Head Games

Adam M. Grossman

WARREN BUFFETT once quipped that, “You only find out who is swimming naked when the tide goes out.”

I’ve been thinking about this idea over the past two weeks, as markets around the world have given up all their year-to-date gains and then some. Since peaking on Jan. 26, the U.S. market, as measured by the S&P 500, has lost 8.8% of its value.

When the tide goes out like this, the emotional impact can be powerful—and the headlines just make it worse. For the past week, my phone has been lighting up with alerts like, “DOW DROPS 600 POINTS, ON TRACK FOR WORST WEEK SINCE 2009.”

The advice from industry experts is less sensational, but often so convoluted that it’s hard to know what to make of it. This, for example, was the comment Friday morning from one Wall Street analyst: “I know SPX corrects in about 5.56% increments, so that would be the 200-day moving average or about 2,540 with some room for modest overshoot.”

And it isn’t just Wall Street types who are weighing in now. On the radio on Friday, the local DJ spent time gloating over a recent stock sale. “I feel like a semi-genius,” he kept repeating. “I’m a winner.”

Struggling to make sense of the headlines and the crosscurrents of commentary? Here are four thoughts that may help you maintain perspective:

1. Admire your gains. Yes, the market has seen a sharp drop-off over the past two weeks, and it may continue. But prior to the decline, the market had more than quadrupled since 2009. Recent losses just turn the clock back to prices we saw as recently as Thanksgiving.

This is important to recognize, so you aren’t paralyzed by what’s going on. Thinking of rebalancing your account to reduce your risk exposure? The past two weeks’ losses shouldn’t stop you. In fact, market corrections like this are a good reminder that you should never try to time the market. If you have a plan, stick to it. Don’t drag your feet, hoping for a better price tomorrow.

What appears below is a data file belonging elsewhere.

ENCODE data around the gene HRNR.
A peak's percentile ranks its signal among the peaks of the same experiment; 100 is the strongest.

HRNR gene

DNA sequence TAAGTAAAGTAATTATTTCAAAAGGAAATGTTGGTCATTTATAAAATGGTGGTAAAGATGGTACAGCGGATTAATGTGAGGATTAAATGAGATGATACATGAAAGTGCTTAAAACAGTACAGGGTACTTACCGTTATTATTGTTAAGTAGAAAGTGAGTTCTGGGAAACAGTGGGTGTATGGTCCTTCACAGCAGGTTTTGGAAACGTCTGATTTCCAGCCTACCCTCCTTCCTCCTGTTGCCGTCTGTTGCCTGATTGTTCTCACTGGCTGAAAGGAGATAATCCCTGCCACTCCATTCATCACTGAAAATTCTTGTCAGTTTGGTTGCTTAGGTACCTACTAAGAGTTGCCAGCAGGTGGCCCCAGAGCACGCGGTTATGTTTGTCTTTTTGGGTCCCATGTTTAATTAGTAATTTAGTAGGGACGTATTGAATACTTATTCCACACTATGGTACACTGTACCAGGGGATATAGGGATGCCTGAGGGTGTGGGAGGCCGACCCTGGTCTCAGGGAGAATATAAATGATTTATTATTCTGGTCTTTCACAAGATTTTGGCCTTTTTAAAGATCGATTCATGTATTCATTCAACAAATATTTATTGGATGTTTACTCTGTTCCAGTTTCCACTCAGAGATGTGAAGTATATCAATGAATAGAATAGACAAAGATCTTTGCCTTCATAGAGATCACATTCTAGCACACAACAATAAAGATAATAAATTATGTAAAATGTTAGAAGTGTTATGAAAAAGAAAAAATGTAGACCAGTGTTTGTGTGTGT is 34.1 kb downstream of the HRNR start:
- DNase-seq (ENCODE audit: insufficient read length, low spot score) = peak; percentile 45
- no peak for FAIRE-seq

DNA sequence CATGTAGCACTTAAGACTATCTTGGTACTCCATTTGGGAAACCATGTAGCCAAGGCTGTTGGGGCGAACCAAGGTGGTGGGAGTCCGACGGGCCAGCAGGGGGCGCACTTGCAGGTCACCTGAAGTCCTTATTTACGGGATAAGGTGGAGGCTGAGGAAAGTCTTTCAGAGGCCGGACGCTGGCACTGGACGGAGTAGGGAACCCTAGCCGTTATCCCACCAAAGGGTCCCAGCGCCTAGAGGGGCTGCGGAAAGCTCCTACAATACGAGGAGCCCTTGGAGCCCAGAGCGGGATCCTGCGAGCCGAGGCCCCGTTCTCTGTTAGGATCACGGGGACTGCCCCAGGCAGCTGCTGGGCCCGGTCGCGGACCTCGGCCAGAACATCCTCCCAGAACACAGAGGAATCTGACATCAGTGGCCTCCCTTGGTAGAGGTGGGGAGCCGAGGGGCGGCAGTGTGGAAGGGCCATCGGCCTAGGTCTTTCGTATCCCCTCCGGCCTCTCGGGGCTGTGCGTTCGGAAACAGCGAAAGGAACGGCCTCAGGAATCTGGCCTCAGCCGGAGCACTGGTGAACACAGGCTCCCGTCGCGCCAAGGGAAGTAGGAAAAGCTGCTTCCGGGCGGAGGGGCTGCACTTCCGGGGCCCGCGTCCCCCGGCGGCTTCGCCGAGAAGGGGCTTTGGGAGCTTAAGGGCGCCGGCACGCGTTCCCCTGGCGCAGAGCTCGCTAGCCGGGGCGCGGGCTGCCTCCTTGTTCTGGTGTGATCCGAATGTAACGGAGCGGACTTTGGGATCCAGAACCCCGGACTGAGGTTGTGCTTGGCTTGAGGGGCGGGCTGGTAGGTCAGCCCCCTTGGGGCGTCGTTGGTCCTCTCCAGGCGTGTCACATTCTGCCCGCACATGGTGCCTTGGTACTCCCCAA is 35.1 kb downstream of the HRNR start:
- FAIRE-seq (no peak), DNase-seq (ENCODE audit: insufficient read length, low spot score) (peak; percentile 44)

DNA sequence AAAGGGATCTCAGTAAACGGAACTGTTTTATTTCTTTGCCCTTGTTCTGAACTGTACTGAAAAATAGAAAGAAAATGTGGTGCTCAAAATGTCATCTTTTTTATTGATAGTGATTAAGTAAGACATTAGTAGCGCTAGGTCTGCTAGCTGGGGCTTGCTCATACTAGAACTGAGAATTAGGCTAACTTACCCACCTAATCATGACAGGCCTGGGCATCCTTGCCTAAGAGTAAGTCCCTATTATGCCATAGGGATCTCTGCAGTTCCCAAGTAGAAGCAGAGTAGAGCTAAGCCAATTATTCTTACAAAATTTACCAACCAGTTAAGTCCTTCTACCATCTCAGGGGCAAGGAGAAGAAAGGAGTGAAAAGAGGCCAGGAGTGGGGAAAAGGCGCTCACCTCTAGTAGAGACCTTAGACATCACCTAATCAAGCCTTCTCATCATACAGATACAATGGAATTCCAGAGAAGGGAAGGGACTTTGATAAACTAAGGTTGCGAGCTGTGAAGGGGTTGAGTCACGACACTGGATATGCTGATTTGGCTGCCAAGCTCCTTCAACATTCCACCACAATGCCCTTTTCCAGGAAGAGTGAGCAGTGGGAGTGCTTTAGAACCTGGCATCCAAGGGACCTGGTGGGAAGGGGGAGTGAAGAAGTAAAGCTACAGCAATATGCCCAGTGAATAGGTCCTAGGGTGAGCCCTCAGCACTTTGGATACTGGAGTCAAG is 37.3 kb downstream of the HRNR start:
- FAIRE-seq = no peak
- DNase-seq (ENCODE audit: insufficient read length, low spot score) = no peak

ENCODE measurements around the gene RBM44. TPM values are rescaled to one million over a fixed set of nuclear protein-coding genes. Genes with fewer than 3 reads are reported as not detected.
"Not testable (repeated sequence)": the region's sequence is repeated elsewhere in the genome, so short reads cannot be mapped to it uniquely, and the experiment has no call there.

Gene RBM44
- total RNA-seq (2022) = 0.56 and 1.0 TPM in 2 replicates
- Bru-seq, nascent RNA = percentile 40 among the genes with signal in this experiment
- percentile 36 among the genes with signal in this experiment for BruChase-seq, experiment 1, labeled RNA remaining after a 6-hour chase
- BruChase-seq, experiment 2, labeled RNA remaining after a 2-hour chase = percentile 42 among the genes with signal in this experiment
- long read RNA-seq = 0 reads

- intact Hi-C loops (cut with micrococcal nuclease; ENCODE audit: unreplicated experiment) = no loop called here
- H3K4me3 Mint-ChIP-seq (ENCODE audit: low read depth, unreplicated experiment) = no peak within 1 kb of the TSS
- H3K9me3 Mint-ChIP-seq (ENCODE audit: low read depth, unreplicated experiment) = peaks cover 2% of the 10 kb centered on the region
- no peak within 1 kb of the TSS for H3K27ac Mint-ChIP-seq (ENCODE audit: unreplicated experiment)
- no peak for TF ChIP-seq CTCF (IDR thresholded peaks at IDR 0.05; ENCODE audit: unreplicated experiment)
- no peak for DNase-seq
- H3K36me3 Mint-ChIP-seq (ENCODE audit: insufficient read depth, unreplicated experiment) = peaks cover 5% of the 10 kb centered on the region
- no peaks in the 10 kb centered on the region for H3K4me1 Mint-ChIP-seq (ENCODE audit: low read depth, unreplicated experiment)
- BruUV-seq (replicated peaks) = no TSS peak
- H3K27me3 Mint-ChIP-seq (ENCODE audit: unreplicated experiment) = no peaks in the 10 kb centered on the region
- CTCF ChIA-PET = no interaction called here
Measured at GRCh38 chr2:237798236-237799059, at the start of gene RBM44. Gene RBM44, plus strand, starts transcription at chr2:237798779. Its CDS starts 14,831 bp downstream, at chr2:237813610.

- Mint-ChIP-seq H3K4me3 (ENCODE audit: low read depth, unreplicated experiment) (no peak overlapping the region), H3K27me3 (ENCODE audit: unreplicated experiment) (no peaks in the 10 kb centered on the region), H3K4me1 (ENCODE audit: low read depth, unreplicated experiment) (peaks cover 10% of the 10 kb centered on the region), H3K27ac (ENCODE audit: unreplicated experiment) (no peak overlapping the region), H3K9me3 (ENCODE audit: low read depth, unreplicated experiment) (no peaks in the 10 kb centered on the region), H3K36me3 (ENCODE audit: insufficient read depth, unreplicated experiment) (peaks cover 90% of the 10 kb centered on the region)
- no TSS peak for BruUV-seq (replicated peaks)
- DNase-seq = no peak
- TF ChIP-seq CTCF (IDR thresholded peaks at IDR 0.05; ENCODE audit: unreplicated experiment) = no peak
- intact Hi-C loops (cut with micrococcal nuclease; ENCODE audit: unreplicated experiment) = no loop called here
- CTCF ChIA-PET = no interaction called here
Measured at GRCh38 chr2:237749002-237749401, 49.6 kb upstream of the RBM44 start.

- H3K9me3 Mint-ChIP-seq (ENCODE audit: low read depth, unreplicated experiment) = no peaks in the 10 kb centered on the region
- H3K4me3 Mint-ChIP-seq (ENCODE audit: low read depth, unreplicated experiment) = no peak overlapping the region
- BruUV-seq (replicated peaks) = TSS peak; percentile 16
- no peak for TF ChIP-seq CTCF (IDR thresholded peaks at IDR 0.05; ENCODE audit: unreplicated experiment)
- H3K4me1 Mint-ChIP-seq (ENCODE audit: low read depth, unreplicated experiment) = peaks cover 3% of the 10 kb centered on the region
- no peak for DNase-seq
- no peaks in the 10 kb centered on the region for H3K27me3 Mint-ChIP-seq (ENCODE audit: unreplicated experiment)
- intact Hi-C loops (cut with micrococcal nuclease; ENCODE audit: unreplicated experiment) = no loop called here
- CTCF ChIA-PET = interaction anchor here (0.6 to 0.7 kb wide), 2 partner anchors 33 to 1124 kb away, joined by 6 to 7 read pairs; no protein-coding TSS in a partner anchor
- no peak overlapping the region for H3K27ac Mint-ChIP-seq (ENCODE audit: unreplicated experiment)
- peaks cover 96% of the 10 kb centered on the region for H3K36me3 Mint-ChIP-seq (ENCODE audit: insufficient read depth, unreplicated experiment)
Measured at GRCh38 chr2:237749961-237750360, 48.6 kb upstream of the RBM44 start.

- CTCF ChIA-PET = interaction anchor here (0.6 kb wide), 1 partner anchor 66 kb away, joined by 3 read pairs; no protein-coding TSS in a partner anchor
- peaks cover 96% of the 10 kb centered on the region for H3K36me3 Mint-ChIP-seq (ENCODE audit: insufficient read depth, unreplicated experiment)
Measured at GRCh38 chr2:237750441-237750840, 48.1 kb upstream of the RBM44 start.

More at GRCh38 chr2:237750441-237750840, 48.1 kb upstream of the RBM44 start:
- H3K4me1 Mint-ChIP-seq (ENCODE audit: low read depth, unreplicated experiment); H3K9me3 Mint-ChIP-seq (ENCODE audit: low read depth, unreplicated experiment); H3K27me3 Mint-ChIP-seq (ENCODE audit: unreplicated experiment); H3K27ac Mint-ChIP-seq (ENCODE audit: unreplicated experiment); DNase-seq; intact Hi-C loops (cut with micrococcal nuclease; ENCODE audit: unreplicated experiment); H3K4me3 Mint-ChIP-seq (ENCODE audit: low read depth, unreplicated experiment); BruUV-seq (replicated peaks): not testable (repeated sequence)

2. Recognize biology is working against you. Research by behavioral economists Daniel Kahneman and Amos Tversky revealed a crucial fact about human psychology: We dislike losses much more than we enjoy gains. Roughly speaking, they found a two-to-one ratio. In other words, to make up for the emotional impact of losing $1, we would need to gain $2.

Think about it: The headlines last year were so quiet while the market was climbing an impressive 22%. But when the losses started in late January, suddenly the headlines switched over to ALL CAPS. This loss aversion, unfortunately, is just the way we’re wired. Sometimes, things really are as bad as they seem, but often they aren’t, so keep in mind that our internal systems overreact to the negative.

3. Look at the market through your own lens. Try to tune out the headlines and instead focus on your own financial picture. If you have a well-structured financial plan in place, the daily movements of the market should be irrelevant to you. In fact, if you are at a point in your career when you are saving, you should welcome a market pullback, because it allows you to buy at lower prices.

4. Remember the market isn’t just a giant slot machine. In the short-term, results can seem random and unpredictable, as emotions drive prices higher and lower. But when you strip out those emotions, there’s actually a fairly simple formula that underlies stock prices.

In technical jargon, it’s called discounted cash flow. Or in Warren Buffett’s plainspoken words, it’s the value of all the cash that a business might generate during its remaining life. As long as the population grows, and businesses innovate and become more productive, there is a reason you should expect stock prices to increase over time. It may not happen every year—and if we’ve had more than we deserve in recent years, we may have to give some back—but over time it is logical to expect the market to go up.

Adam M. Grossman’s previous blogs include Five Ways to Diversify, About That 22% and Five Steps to a Better 401(k). Adam is the founder of Mayport Wealth Management, a fixed-fee financial planning firm in Boston. He’s an advocate of evidence-based investing and is on a mission to lower the cost of investment advice for consumers. Follow Adam on Twitter @AdamMGrossman.

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